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mable individual in society, was no part of answering in every respect to the descriptheir present consideration. The prisoner tion of John Thurtell and Hunt, went to at the bar, John Thurtell, had been his ac- a pawnbroker's in Mary-le-bone, and purquaintance, and in some practices of play chased a pair of pocket-pistols. In the had, it was said, been wronged by him, and middle of the same day, Hunt hired a gig, deprived of a large sum of money: The and afterwards a horse, under the preother prisoner, Huut, was described as be.. tence of going to Dartford in Kent; he ing a public singer, and also known to also inquired where he could purchase a Mr. Weare, but not, as he believed, in ha- sack and a rope, and was directed to a birs of friendship. Probert, who was ad. place over Westminster-bridge, which, he initied as an accomplice, had been in trade was told, was on his road into Kent. a spirit-dealer, and rented a cottage in Somewhere, however, it would be found Gill's-hill-lane, near Elstree. It was si- that he did procure a sack and cord, and tuate in a by-lane, giving out of the Lon- he met the same afternoon, at Tetsall's, dun-road to St. Alban's, and two or three Thomas Thurtell and Noyes. They were miles beyond Elstiee. The cottage of all assembled together at the Coach and Probert 'was, it would appear, selected Horses in Conduit-street. When he from its seclusion, as the fit spot for the made use of the names of the two last in. perpetration of the murder. Probert was dividuals, he begged distinctly to be unhimself much engaged in London, and his derstood as saying, that he had no reason wife generally resided at the cottage, which to believe that either Thomas Thurtell was a small one, and pretty fully occupied or Noyes were privy to the guilty purin the accommodation of Mrs. Probert, pose of the prisoners. Some conversation her sister, (Miss Noyes,) some children of took place at the time between the parties, Thomas Tourtell's, (the prisoner's bro- and Hunt was heard to ask Probert if he ther,) and a maid and boy servant. It would be in it,”- meaning what they should seem, fron) what had taken place, (Hunt and John Thurlell) were about. that the deceased had been invited by John Thurtell drove off from Tetsall's between Thurtell, to this place to enjoy a day or four and five o'clock to take up a friend, two's shooting. It would be proved ihat as he said to Probert, to be killed as he the prisoner Tourtell met the deceased at travelled with hin; an expression which a billiard-room, kept by one Rexwor Probert said at the time he believed to thy, on the Thursday night previous to have been a piece of idle bravado. Here- ; the murder. They were joined there by quested Probert to bring down Hunt in Hunt. On the forenoon of the Friday, bis own gig. In the course of that evenhe (deceased) was with Rexworthy at the ing, the prisoner Thurtell is seen in a gig, same place, and said he was going for a with a horse of a very remarkable colour. day's shooting into the country. Weare He was a sort of iron grey, with a white went from the billiard-rooms between face and white legs very particular marks three and four o'clock to his chambers in for identity. He was first seen by a paLyon's inn, where he partook of a chop trole near Edgeware; beyond that part of divner, and afterwards packed up, in a the road he was seen by the landlord; but green carpet bag, some clothes, and a from that time of the evening until his mere change of linen, such as a journey arrival at Probert's cottage on the same for the time he had specified might re- night, they had no direct evidence to trace quire. He also took with him when he him. Probert, according to Thurtell's left his chambers, in a hackney coach, request, drove Hunt down in his giş, and, which the laundress had called, a double having a better horse, on the road they barrelled gun, and a backgammon box, overtook Thurtell and Weare in the gig, dice, &r. He left his chambers in this and passed them without notice. They manner before four o'clock, and drove stopped afterwards at some public-house first to Charing-cross, and afterwards to on the road to drink grog, where they beMaddox-street, Hanover-square; from lieve Thurtell must have passed them unthence he proceeded to the New-road, perceived. Probert · drove Hunt until where he went out of the coach, and re. They reached Phillimore-lodge, where he turned after some time, accompanied by (Hunt) got out, as he said by Thurtell's another person, and took his things away. desire, to wait for him. Probert from Undoubtedly the deceased left town on thencé drove alone to Gill's-hill cottage, that evening with the expectation of reach- in the lane near which he met Thurtell, ing Gill's-hill cottage ; but it had been on foot, alone. Thurtell inquired, Where previously deterniined by his companions, was Hunt, had he been left behirid ? he that he should never reach that spot alive. then added, that he had done the business He wouli here beg to state a few of the without his assistance, and had killed his circumstances which had occurred ante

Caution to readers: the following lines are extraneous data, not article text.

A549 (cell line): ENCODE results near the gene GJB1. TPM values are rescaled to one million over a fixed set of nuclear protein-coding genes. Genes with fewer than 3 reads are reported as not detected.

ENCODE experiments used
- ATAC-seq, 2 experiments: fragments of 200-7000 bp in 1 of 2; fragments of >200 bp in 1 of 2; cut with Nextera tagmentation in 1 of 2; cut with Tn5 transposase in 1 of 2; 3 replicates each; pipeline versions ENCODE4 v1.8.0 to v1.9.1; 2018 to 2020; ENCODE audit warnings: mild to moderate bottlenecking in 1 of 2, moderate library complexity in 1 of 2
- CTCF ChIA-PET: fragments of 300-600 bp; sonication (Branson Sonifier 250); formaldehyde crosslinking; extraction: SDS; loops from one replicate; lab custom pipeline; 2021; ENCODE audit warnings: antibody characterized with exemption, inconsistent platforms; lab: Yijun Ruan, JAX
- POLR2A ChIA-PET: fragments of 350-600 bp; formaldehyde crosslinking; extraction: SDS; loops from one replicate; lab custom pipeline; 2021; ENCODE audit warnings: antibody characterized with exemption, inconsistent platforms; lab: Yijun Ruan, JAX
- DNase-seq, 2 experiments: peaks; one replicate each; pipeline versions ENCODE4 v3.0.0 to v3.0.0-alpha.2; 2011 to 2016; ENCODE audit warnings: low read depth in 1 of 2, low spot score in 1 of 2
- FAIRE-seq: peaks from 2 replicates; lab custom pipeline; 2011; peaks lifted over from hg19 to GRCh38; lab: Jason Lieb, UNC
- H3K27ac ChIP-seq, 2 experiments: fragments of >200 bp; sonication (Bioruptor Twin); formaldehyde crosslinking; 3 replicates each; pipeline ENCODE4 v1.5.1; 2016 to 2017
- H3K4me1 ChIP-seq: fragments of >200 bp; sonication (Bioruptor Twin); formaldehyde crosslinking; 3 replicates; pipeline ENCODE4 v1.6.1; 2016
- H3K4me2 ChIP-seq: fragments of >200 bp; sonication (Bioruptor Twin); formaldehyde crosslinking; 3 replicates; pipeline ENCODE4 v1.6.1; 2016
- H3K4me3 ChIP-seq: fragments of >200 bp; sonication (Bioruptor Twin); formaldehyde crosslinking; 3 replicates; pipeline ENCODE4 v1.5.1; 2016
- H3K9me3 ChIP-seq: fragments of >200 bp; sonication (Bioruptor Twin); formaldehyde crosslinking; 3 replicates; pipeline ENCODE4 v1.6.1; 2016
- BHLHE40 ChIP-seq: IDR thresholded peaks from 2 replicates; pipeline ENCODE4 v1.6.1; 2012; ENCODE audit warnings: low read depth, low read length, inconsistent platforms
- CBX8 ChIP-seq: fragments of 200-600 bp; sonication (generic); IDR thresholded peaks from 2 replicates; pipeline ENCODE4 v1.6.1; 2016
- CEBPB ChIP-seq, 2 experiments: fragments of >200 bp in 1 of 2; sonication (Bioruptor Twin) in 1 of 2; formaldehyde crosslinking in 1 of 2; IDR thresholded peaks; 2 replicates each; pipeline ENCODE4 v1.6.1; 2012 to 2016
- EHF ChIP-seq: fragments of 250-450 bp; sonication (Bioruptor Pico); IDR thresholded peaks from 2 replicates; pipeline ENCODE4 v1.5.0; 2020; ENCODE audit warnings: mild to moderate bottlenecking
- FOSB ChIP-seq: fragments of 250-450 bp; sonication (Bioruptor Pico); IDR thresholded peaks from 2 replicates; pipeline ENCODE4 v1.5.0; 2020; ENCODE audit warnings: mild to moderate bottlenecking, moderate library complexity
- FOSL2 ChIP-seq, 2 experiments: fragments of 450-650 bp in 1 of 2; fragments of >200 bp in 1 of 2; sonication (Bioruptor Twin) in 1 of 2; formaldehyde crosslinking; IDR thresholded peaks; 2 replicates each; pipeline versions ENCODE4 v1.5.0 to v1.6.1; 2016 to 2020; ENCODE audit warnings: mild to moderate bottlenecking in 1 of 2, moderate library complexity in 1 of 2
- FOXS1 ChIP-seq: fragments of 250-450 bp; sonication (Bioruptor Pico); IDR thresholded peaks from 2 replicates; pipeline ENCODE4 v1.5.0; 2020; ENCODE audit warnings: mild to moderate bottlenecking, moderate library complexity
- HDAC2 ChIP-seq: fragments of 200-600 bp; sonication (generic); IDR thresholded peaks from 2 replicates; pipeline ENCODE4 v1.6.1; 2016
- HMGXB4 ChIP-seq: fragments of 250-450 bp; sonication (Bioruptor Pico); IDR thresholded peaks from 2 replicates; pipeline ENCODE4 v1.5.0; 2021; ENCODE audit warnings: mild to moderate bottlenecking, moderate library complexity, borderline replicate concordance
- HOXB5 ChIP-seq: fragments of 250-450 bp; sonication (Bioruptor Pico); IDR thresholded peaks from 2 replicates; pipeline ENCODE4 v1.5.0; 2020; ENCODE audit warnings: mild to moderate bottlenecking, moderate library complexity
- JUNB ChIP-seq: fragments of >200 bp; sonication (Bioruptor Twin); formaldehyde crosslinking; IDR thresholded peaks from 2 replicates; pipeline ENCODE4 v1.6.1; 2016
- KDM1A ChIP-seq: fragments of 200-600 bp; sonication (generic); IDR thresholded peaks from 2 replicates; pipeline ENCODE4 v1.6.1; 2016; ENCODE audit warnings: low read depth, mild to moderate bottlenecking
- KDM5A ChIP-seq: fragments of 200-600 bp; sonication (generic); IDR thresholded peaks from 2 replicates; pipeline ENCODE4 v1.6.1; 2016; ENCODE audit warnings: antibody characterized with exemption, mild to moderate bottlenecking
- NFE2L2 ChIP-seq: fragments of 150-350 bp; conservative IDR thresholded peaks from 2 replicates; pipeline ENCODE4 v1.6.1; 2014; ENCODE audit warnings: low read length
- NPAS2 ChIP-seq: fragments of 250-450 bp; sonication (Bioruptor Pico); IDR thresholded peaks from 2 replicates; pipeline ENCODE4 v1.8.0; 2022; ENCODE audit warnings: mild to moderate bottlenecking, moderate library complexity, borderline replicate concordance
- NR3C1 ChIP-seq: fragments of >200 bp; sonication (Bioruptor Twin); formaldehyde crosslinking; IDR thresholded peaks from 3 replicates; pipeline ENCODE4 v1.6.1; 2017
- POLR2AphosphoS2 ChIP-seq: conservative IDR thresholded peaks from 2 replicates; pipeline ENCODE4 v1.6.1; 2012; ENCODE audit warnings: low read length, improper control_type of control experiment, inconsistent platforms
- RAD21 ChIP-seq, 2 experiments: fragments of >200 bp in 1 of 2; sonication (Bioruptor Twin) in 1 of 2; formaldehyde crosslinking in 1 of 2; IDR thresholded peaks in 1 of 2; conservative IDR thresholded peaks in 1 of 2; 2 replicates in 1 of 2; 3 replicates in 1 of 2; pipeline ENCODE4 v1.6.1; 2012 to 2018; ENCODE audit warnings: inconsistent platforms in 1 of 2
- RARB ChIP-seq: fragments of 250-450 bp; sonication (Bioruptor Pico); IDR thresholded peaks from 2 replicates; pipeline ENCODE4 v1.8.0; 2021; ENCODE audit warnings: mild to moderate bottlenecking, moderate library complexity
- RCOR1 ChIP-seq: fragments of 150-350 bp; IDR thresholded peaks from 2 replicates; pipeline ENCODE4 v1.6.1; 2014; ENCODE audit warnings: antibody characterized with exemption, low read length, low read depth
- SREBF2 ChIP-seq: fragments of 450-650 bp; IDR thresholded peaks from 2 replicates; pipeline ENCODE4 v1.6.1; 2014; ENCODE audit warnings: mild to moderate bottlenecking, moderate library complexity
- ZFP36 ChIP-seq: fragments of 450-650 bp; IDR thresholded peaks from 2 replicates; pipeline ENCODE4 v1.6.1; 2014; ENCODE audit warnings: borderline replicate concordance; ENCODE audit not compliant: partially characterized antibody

At bis desire, Probert returned to cedent to the commission of the crime. bring Hunt to the spo', when he (Probert) Thomas and John Thurteil were desirous went to Hunt for that purpose. When of some temporary concealment, owing they met, he told Hunt what had happened. to their inability to provide the bail requi- “ Why it was to be done here," said site to meet some charge of misdemeanor, Hunt (pointing to nearer Phillimoreand Probert had procured for them a re- lodge), admitiing his privity, and that he ireat at Teisall's, the sign of the Coach had got out to assist in the comission of and Horses, in Conduit-street, where the deed. When Thuriell rebuked Hunt they remained for two or three weeks pre- for his absence; "Why (said the latter), vious to the murder. On the morning of you had the tools." • They were 110 Friday, the 24th of October, two men, good," replied Thurtell; “ the pistols